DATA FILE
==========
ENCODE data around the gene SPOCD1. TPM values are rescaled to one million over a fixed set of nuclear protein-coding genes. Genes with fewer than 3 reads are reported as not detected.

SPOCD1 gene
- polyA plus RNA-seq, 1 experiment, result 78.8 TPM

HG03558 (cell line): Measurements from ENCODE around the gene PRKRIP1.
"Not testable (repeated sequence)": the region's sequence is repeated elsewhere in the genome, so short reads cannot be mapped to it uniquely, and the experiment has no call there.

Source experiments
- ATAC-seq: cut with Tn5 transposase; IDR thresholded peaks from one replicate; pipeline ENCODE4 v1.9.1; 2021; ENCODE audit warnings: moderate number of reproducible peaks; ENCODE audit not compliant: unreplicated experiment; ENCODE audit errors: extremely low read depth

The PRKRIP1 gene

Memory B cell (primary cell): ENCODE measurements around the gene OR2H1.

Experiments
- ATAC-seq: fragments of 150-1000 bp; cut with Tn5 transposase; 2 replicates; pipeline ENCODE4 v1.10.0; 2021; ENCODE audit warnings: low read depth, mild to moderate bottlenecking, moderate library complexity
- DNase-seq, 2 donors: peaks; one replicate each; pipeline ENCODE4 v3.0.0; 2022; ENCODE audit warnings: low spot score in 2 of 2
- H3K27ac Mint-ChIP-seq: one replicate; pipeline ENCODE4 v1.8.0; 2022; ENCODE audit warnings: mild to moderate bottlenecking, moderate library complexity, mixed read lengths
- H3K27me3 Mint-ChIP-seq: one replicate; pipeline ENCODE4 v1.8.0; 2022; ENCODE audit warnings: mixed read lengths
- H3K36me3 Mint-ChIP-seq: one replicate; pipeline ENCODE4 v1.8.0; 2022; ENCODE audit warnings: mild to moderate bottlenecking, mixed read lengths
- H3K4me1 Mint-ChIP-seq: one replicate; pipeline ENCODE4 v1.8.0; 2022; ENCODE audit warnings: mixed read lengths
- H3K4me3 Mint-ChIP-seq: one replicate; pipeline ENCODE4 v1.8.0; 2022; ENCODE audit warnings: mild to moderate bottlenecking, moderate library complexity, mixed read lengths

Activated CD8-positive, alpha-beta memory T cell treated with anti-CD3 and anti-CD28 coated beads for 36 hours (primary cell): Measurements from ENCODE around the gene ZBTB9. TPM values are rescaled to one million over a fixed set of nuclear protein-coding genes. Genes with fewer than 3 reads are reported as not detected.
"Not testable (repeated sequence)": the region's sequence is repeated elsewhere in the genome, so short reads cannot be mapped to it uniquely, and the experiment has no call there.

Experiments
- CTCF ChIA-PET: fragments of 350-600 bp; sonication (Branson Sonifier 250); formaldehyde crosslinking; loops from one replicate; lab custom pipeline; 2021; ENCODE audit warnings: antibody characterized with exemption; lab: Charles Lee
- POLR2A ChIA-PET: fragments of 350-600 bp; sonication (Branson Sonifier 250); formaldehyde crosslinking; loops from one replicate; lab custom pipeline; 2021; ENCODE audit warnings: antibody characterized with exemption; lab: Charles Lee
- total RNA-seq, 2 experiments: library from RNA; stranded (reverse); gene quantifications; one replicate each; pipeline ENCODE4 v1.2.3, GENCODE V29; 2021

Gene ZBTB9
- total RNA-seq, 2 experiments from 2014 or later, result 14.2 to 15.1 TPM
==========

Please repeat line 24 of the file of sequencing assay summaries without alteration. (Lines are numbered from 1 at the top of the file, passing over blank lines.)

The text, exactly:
Gene ZBTB9